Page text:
FORT EDWARD — Anna Brummer only wanted one thing for her 105th birthday.
Wearing a silver and pink tiara on her head and an orange corsage on her wrist, the centenarian sipped her glass of Scotch on Friday surrounded friends and family at Fort Hudson Nursing Center.
Brummer enjoyed a round of “Happy Birthday” and a hefty slice of cake.
“I didn’t put 105 candles on it,” said Unit Manager Donna Hopkins, “because it’s a fire hazard.”
Brummer was born in the Bronx on Sept. 27, 1914, on 165th Street, she said. Life was nice, but it wasn’t exciting.
Kids in those days didn’t play in the streets. They played in people’s houses, focused on card games like poker.
Brummer worked as a sales clerk at Kresge’s, which was the predecessor to Kmart. She made $12 a week selling five and dime merchandise.
“I liked it. It was nice to work among mostly women," she said. "They’re very nice. They appreciate you.”
She stayed at Kresge’s for more than 10 years.
“I would have worked there longer had they stayed there longer,” Brummer said. “But they moved on too.”
She married Edwin Brummer on Nov. 17, 1940. They were married 56 years. Edwin passed away 22 years ago.
She raised her own family, including her one son, Richard Brummer, on Long Island.
Richard described his mother as “very loving”
“I don’t want to say that my mother and father were strict, because they weren’t,” he said. “But back then, your parents told you to do something and you did it. You obeyed them. The three of us got along fine.”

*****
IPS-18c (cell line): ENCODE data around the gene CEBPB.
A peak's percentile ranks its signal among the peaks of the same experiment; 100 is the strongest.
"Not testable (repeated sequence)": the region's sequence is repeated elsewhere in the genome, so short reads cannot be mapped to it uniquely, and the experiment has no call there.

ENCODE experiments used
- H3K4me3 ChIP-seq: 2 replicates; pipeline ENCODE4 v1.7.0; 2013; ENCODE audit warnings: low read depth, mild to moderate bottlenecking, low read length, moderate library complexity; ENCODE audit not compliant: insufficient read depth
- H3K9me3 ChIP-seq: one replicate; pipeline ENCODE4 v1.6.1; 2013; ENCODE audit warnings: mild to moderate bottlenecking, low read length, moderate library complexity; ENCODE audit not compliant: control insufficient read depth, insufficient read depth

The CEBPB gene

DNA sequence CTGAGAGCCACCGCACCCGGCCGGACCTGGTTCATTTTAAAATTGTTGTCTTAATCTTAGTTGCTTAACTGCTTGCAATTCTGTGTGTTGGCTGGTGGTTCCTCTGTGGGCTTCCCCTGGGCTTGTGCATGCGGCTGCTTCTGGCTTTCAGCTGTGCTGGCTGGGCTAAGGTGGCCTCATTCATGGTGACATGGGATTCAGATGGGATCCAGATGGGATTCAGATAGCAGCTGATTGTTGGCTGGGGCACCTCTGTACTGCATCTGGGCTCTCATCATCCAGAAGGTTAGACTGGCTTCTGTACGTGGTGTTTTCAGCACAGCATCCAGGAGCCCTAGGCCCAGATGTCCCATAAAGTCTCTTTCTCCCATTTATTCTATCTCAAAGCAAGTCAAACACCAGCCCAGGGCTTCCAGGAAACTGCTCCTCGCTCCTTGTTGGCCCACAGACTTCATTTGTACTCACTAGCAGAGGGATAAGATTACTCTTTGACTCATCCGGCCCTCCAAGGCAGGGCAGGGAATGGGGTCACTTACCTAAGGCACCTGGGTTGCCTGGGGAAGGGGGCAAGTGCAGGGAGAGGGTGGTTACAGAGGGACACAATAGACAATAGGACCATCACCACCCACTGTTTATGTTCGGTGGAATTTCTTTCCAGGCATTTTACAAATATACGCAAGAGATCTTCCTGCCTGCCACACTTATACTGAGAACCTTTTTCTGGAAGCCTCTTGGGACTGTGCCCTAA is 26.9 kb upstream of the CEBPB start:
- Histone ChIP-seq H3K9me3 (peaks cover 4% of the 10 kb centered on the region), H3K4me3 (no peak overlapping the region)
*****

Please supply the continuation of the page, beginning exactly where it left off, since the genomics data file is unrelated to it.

After Richard went to grade school, Anna worked in the school cafeteria in Massapequa, on Long Island.
She said the secret to longevity is being nice to people.
“Keeps you young when everything’s going smooth,” she said.
But her son says it was the nightly glass of Christian Brothers Golden Sherry that kept her parents young.
“That’s what my mother and father used to do,” he said. “They’d sit up, watch the news and have a glass of wine together before they went to bed.”
Back in 1984, Richard got his parents interested in ham radio. Anna Brummer got her license at the age of 69 and is now one of the country’s longest-living amateur radio operators. Her call sign is N2FER.
“She made a statement at her 80th birthday party. She said, ‘I’m going to live to be 100,’” Richard recalled. “And I started thinking, ‘Gee, when she’s 100 I’m going to be 66,’ and she blew past that.”
Richard said his mother definitely has a will to live.
“Valuing your friendships,” he said, “and that glass of wine.”
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